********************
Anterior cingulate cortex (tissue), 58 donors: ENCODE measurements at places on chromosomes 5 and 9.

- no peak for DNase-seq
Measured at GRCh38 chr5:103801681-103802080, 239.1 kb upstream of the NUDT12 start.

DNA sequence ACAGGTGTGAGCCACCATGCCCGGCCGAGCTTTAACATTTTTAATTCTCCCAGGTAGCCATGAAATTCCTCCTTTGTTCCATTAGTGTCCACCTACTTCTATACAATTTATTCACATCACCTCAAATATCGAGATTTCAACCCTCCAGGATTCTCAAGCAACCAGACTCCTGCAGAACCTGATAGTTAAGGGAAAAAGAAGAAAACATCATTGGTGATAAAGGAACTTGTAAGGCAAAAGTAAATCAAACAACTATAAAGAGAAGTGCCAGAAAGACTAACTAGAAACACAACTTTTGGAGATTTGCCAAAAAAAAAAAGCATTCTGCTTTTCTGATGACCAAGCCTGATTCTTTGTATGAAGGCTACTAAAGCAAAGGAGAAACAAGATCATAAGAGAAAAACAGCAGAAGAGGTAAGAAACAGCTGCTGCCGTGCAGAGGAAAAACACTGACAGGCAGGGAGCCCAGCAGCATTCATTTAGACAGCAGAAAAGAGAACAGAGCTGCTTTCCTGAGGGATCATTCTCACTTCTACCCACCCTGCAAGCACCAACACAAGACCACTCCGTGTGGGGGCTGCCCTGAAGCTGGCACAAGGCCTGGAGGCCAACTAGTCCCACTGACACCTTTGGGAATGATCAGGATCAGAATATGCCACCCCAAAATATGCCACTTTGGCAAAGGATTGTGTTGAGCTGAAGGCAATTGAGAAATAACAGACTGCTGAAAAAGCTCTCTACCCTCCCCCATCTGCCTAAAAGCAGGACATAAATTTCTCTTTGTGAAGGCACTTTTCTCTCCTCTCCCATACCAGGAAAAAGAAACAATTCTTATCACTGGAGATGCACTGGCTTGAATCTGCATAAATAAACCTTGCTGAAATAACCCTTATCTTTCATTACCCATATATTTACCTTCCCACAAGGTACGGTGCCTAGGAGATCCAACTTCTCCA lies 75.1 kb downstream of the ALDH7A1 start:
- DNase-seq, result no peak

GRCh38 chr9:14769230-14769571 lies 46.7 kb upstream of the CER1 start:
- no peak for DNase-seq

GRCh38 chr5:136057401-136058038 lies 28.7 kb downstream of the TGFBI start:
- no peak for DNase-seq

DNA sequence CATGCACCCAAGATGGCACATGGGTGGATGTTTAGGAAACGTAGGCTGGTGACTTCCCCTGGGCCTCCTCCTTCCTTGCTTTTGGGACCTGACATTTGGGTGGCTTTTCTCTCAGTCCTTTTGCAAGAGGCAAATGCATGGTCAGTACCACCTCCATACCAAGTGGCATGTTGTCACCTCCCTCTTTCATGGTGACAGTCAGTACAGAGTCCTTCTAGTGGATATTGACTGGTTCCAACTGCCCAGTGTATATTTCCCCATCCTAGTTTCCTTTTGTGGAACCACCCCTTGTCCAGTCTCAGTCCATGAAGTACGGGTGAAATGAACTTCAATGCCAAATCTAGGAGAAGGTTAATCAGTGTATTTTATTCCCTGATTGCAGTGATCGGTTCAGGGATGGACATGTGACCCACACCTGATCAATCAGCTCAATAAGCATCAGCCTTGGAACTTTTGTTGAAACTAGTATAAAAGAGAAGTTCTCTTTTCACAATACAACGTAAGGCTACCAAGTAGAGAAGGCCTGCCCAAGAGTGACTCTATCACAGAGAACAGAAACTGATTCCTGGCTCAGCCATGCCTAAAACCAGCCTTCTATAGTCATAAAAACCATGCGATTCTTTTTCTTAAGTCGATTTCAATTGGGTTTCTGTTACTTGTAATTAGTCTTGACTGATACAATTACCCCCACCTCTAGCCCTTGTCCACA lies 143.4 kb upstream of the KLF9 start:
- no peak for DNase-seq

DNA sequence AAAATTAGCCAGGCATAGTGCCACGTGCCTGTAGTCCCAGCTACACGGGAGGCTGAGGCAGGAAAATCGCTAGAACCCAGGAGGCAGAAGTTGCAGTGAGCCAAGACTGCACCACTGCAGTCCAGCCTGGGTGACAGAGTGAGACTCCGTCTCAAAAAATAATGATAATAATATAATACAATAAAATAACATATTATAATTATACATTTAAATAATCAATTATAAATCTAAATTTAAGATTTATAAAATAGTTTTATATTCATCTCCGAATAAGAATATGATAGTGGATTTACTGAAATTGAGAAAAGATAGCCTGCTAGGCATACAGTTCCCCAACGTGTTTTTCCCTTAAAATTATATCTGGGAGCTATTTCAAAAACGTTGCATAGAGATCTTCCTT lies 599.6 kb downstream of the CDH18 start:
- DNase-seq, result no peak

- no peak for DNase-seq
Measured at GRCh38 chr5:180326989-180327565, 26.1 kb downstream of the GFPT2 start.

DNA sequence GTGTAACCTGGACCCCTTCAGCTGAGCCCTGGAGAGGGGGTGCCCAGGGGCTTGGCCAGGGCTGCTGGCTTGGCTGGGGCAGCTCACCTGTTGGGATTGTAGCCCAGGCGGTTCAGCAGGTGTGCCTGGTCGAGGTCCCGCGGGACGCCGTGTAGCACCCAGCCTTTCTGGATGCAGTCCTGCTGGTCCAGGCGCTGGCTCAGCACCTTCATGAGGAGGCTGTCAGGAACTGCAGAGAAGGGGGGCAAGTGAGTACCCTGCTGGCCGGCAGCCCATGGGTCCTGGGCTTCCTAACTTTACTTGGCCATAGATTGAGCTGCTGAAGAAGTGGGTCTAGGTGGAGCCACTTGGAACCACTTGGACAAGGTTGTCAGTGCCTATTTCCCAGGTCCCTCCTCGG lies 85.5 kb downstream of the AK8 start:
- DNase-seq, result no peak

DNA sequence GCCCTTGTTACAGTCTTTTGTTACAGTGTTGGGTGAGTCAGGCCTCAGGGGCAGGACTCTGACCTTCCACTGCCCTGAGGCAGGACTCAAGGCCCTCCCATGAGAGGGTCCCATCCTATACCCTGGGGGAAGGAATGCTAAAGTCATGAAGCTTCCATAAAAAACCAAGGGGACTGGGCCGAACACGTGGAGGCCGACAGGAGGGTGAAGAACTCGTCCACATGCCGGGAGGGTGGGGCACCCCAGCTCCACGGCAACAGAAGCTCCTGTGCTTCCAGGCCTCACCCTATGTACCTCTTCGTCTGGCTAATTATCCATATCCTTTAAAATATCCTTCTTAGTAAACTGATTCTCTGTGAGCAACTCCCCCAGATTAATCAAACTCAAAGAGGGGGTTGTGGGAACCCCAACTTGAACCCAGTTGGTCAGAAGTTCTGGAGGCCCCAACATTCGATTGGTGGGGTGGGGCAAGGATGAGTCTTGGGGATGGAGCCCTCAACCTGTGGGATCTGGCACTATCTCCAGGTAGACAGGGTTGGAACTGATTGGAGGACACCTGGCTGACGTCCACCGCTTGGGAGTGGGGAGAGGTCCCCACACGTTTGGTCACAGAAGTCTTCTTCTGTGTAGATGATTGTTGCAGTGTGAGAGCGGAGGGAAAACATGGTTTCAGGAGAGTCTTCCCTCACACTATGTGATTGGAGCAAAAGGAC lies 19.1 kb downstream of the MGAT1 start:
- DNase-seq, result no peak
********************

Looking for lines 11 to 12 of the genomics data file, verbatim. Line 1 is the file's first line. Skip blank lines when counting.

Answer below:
- no peak for DNase-seq

DNA sequence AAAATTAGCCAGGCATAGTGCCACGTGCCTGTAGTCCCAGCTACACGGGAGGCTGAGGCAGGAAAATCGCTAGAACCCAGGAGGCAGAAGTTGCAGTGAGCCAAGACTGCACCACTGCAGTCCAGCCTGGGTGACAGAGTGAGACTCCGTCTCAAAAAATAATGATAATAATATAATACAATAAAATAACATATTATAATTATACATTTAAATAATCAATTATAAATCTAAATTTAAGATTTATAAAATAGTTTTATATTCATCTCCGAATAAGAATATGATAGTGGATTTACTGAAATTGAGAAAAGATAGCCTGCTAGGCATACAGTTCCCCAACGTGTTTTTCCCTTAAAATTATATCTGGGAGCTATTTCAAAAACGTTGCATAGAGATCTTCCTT lies 599.6 kb downstream of the CDH18 start: